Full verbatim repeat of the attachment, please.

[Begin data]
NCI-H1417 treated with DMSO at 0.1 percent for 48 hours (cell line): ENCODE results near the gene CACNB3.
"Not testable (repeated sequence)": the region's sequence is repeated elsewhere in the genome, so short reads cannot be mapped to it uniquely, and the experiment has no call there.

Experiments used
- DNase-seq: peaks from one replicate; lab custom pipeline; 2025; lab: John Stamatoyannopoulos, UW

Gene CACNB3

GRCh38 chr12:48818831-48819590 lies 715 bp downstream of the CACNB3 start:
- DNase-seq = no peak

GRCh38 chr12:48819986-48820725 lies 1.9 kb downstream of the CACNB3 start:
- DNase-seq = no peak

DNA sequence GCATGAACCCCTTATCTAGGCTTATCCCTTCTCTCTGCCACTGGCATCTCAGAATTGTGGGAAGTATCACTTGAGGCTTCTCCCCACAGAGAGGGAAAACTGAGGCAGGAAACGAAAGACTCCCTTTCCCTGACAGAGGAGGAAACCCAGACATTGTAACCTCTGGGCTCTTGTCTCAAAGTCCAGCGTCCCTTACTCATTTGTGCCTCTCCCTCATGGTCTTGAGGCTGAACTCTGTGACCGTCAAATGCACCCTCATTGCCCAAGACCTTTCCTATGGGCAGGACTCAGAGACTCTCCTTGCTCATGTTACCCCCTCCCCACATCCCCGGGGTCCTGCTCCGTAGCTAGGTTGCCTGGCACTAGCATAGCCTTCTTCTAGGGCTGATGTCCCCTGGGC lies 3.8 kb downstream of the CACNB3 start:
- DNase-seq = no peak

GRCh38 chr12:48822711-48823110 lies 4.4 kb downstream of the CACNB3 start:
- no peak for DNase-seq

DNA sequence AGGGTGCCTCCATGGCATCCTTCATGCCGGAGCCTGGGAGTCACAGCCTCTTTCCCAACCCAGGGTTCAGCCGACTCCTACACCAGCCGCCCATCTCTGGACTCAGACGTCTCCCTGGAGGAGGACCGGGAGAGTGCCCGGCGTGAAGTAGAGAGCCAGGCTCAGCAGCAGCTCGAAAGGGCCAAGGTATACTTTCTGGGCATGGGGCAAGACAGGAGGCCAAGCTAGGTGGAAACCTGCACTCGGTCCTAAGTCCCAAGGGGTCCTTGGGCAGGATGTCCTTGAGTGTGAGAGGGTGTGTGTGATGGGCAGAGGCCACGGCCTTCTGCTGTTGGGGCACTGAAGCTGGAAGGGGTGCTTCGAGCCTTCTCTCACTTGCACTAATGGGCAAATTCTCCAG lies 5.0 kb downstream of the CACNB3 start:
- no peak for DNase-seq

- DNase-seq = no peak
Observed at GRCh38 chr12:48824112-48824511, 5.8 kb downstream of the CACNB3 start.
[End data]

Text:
NCI-H1417 treated with DMSO at 0.1 percent for 48 hours (cell line): ENCODE results near the gene CACNB3.
"Not testable (repeated sequence)": the region's sequence is repeated elsewhere in the genome, so short reads cannot be mapped to it uniquely, and the experiment has no call there.

Experiments used
- DNase-seq: peaks from one replicate; lab custom pipeline; 2025; lab: John Stamatoyannopoulos, UW

Gene CACNB3

GRCh38 chr12:48818831-48819590 lies 715 bp downstream of the CACNB3 start:
- DNase-seq = no peak

GRCh38 chr12:48819986-48820725 lies 1.9 kb downstream of the CACNB3 start:
- DNase-seq = no peak

DNA sequence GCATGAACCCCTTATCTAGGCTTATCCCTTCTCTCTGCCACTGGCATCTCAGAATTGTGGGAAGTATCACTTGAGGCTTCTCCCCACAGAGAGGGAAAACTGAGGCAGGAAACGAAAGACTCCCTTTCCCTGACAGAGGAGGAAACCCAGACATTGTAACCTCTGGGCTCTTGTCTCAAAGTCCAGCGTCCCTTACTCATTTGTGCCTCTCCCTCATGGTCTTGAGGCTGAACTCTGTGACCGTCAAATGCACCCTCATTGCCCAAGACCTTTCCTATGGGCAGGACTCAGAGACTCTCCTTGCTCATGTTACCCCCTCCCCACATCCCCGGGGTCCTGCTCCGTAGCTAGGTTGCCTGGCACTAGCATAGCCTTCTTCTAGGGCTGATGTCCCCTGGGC lies 3.8 kb downstream of the CACNB3 start:
- DNase-seq = no peak

GRCh38 chr12:48822711-48823110 lies 4.4 kb downstream of the CACNB3 start:
- no peak for DNase-seq

DNA sequence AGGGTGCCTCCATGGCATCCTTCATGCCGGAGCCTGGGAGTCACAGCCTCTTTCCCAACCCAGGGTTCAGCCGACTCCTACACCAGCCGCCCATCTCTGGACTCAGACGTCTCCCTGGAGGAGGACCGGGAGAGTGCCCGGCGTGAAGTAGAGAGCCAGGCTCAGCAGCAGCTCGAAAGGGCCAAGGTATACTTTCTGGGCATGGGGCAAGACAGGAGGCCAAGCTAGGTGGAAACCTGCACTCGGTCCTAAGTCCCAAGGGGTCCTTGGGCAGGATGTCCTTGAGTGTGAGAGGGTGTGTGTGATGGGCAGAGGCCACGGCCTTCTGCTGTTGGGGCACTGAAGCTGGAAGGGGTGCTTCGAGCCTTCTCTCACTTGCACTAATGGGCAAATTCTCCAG lies 5.0 kb downstream of the CACNB3 start:
- no peak for DNase-seq

- DNase-seq = no peak
Observed at GRCh38 chr12:48824112-48824511, 5.8 kb downstream of the CACNB3 start.